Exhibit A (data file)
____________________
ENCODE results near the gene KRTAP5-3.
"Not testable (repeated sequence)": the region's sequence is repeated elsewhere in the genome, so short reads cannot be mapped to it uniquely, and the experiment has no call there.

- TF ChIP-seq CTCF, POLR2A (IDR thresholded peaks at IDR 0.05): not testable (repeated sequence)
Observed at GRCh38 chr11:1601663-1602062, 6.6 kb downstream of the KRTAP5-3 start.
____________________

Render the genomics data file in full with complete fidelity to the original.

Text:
ENCODE results near the gene KRTAP5-3.
"Not testable (repeated sequence)": the region's sequence is repeated elsewhere in the genome, so short reads cannot be mapped to it uniquely, and the experiment has no call there.

- TF ChIP-seq CTCF, POLR2A (IDR thresholded peaks at IDR 0.05): not testable (repeated sequence)
Observed at GRCh38 chr11:1601663-1602062, 6.6 kb downstream of the KRTAP5-3 start.